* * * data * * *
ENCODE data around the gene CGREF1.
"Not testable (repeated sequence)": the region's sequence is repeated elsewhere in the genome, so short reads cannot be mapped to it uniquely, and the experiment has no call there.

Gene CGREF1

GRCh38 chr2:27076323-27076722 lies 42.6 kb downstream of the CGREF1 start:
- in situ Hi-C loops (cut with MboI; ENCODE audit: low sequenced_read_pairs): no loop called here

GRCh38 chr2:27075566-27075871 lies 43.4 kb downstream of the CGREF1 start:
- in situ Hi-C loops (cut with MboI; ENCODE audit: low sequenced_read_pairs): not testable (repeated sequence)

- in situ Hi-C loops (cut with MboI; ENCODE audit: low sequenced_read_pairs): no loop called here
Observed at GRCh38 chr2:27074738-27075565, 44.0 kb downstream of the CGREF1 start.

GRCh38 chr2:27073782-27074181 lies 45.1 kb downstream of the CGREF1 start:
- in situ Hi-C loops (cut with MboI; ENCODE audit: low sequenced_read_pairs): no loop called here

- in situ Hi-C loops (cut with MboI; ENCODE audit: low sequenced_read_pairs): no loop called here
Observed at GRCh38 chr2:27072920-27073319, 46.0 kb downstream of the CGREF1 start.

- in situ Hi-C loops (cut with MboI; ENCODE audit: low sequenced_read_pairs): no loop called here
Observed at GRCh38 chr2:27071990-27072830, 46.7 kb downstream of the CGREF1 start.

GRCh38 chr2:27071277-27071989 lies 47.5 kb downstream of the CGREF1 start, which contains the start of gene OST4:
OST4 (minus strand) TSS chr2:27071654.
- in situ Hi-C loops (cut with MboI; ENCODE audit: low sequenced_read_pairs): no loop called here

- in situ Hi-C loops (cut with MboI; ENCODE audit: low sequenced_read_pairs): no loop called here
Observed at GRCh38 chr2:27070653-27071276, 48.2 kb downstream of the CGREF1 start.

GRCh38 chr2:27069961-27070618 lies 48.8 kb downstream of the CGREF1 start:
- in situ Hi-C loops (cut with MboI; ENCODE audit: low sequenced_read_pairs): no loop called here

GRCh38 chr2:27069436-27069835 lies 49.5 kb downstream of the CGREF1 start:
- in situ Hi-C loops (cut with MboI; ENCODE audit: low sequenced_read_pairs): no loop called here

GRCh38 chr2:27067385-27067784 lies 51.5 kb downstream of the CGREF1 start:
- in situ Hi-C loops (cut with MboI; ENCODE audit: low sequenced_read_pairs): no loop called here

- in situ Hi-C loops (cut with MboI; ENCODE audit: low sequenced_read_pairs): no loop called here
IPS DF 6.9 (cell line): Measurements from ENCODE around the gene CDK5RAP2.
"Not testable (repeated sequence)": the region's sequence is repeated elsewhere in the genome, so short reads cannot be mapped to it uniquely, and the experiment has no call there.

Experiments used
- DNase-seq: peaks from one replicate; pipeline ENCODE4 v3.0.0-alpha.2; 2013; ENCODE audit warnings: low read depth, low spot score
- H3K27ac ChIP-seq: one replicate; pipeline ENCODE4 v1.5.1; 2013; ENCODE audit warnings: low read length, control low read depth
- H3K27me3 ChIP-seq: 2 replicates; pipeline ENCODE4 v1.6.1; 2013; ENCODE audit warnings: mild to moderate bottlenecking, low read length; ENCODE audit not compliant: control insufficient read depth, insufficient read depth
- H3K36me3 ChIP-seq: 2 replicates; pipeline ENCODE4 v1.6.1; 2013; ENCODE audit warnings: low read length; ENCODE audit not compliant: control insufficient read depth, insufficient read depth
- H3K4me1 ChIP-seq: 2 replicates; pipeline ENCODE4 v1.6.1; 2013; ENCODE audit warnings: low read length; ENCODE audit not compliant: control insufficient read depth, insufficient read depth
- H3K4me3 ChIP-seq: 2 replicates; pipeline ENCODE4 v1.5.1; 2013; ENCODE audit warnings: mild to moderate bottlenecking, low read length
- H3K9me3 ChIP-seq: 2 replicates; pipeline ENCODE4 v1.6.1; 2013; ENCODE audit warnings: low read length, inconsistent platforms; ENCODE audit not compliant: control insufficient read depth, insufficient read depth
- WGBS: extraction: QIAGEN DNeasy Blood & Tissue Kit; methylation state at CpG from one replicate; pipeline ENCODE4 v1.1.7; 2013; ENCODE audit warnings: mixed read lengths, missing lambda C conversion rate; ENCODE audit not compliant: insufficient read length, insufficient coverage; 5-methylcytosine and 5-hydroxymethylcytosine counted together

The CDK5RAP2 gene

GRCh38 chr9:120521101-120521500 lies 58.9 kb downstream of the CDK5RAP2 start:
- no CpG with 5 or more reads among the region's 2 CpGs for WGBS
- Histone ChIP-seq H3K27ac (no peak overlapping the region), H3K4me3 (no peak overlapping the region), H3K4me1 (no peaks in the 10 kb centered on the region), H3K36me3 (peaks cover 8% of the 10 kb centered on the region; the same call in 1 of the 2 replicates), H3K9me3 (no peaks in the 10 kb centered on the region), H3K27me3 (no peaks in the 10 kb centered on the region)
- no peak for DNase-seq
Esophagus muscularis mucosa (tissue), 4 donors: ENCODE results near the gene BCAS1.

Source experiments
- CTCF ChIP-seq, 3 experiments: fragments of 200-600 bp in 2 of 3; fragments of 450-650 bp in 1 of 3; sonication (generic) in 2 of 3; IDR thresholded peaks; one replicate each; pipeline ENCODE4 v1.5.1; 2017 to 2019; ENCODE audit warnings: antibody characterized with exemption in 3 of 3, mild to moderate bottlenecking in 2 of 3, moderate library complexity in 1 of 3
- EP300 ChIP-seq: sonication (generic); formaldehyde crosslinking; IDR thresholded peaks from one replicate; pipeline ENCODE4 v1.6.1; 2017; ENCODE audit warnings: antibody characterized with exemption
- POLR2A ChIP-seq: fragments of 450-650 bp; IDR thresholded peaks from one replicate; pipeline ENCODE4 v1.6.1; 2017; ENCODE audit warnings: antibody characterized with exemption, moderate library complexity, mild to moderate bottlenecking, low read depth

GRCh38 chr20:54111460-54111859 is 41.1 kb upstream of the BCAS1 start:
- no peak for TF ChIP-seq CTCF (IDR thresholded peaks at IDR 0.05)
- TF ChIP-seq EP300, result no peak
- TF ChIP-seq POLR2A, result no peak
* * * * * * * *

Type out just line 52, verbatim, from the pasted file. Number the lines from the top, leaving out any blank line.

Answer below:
- TF ChIP-seq POLR2A, result no peak